Recently, in perhaps one of his most Pollyannaish statements to date, President Bush, in a speech to the Philippine Congress, said "America is proud of its part in the great story of the Filipino people. Together our soldiers liberated the Philippines from colonial rule," as if the story of American involvement in the Philippines ended happily right there with the withdrawal of the Spanish. But Bush, ever true to form, failed to even acknowledge the ensuing, bloody guerilla war and decades long occupation, which is ironic because of the similarities between the Philippine-American War and the ongoing war in Iraq today.
When the Spanish-American war erupted in 1898, the Filipinos found themselves "allied" with the United States against Spain. It seemed to them that with the help of the Americans they would soon be liberated from Spanish rule.
Bush has claimed repeatedly that the United States is liberating the Iraqis from Saddam's regime. Still holding to much of the same post-invasion rhetoric, Bush declared in the same speech in October, "Since the liberation of Iraq, we have discovered Saddam’s clandestine laboratories suitable for biological and chemical weapons research, his design work on prohibited long-range missiles, his elaborate campaign to hide his illegal weapons programs. We’ve shut down terror camps, denied terrorists a sanctuary. By our actions, our coalition removed a grave and gathering danger. We also ended one of the cruelest regimes in our time. Saddam’s rape rooms and torture chambers and children’s prisons are closed forever."
The Filipinos, however, much like the Iraqis, soon realized that the United States had no interest in liberating the Philippines; in fact they intended to create a colony of it. As the inevitable violence flared, president McKinley told reporters, “that the insurgents had attacked Manila” to justify a U.S. war on the Filipinos. In 1899 the United States occupied the Philippines with 126,000 troops. The Filipinos, under the command of Emilio Aguinaldo, battled the Americans conventionally for about a year; however it was soon clear the Filipinos were overmatched by the Americans. Aguinaldo soon gave the order for his followers to begin employing guerilla tactics.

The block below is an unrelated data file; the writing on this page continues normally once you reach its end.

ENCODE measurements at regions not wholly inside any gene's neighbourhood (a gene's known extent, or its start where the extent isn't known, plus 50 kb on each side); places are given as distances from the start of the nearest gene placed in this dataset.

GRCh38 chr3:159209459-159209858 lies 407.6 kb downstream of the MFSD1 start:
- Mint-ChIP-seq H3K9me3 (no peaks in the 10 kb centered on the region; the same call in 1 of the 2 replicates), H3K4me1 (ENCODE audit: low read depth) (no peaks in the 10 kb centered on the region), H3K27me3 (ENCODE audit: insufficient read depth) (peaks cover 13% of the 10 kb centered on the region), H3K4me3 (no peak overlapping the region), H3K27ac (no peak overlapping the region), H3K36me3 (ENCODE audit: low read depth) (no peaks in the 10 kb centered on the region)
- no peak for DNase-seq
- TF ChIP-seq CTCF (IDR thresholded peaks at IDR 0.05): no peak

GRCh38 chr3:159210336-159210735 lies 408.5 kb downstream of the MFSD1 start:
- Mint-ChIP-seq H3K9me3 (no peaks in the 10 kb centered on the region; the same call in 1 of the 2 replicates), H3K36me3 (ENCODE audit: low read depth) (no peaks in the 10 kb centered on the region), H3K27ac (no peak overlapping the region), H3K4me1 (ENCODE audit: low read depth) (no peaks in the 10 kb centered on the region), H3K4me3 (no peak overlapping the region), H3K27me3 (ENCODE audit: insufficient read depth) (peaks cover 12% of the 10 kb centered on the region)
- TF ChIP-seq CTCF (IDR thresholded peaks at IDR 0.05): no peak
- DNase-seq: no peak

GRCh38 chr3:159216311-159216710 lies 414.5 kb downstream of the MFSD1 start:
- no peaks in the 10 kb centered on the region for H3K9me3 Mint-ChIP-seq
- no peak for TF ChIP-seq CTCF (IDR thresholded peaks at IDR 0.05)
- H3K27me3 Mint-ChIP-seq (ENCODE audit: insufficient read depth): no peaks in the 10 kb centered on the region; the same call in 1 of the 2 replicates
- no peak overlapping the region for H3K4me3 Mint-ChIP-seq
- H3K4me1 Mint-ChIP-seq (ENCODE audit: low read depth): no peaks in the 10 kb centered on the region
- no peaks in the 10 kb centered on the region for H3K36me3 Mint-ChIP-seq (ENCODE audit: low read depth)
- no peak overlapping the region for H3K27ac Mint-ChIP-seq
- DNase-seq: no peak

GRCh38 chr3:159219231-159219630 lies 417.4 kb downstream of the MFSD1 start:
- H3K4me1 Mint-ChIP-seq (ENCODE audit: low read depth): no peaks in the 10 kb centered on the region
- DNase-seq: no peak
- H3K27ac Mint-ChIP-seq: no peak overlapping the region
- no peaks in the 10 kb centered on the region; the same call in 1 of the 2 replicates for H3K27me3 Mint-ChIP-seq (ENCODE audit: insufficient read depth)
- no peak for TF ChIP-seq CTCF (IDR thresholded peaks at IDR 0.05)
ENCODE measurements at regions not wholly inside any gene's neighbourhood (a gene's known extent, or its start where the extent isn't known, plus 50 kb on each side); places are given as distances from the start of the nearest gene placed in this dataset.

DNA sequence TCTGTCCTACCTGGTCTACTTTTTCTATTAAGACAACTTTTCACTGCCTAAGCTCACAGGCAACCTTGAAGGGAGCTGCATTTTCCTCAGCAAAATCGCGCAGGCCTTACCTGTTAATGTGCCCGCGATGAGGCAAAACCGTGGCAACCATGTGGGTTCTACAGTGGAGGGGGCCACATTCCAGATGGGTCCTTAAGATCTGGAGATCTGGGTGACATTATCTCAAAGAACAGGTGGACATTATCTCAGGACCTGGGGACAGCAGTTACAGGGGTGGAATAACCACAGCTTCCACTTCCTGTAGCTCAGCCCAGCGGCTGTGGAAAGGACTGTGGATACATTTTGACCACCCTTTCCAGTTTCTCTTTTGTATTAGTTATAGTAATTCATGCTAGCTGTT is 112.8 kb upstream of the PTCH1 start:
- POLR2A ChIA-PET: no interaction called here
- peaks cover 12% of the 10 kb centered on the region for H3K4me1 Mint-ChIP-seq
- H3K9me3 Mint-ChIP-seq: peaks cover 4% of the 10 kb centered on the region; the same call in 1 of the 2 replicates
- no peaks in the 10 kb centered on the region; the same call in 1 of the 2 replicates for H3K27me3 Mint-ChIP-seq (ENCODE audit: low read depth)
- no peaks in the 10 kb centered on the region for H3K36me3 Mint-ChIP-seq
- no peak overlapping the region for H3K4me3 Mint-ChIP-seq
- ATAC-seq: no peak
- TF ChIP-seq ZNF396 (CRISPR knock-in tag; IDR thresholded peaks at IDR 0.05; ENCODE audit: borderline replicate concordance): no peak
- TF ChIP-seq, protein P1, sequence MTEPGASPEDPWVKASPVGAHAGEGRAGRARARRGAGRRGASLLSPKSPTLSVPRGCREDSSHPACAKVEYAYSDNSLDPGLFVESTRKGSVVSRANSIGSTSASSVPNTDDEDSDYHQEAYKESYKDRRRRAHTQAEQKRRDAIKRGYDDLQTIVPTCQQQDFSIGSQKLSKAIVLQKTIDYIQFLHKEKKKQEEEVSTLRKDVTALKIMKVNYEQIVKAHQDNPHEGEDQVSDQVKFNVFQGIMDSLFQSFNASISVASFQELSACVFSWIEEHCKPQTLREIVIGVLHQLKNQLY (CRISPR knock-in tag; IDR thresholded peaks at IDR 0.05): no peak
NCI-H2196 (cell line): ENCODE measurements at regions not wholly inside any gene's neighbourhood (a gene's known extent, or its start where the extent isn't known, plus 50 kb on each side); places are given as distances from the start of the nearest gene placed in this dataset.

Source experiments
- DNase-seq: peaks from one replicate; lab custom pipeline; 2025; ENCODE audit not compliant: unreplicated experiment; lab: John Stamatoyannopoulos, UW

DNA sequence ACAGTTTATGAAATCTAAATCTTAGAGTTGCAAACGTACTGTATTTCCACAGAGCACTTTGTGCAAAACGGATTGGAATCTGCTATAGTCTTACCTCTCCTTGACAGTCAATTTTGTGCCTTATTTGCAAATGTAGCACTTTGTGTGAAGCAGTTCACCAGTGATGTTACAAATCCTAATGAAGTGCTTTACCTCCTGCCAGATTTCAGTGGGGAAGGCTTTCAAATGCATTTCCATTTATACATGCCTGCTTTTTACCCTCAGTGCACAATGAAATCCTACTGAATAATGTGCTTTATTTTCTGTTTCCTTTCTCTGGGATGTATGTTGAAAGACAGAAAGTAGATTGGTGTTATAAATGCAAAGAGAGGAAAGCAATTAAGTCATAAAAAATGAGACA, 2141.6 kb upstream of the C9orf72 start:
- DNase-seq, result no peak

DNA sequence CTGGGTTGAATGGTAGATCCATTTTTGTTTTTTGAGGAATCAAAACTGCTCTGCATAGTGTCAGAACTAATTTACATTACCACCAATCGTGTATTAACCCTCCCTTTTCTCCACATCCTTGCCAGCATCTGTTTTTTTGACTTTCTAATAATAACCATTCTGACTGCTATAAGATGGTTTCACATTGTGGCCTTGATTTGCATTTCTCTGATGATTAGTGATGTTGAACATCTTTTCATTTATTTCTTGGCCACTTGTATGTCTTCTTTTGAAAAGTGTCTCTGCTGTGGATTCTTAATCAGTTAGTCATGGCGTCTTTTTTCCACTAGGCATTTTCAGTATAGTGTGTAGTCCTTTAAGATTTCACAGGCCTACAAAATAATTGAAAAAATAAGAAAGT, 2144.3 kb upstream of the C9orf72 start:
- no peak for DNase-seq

"From this point on, the war became a savage, no-holds-barred guerilla conflict made up of ambushes, massacres and retribution. Both sides engaged in wanton violence and slaughter. Villages were destroyed, civilians murdered, prisoners tortured and mutilated along with a host of other atrocities."
The recent wholesale destruction of Fallujah and the Abu Ghraib prison scandal come immediately to mind. The army has also imposed curfews on Iraqi civilians, much the same as their predecessors in the Philippines.
“We sleep all day here, as we do our duty all night, walking the streets. We make every one get into his house by 7 P.M., and we only tell a man once, If he refuses, we shoot him. We killed over three hundred men the first night. They tried to set the town on fire. If they fire a shot from a house, we burn the house down, and every house near it, and shoot the natives; so they are pretty quiet in town now.” Corporal in the California Regiment Philippines
The overwhelming brutality and violence that it took to quell the insurgency in the Philippines became nearly genocidal. The Americans practically annihilated the inhabitants of the Philippines before the insurrection was completely put down.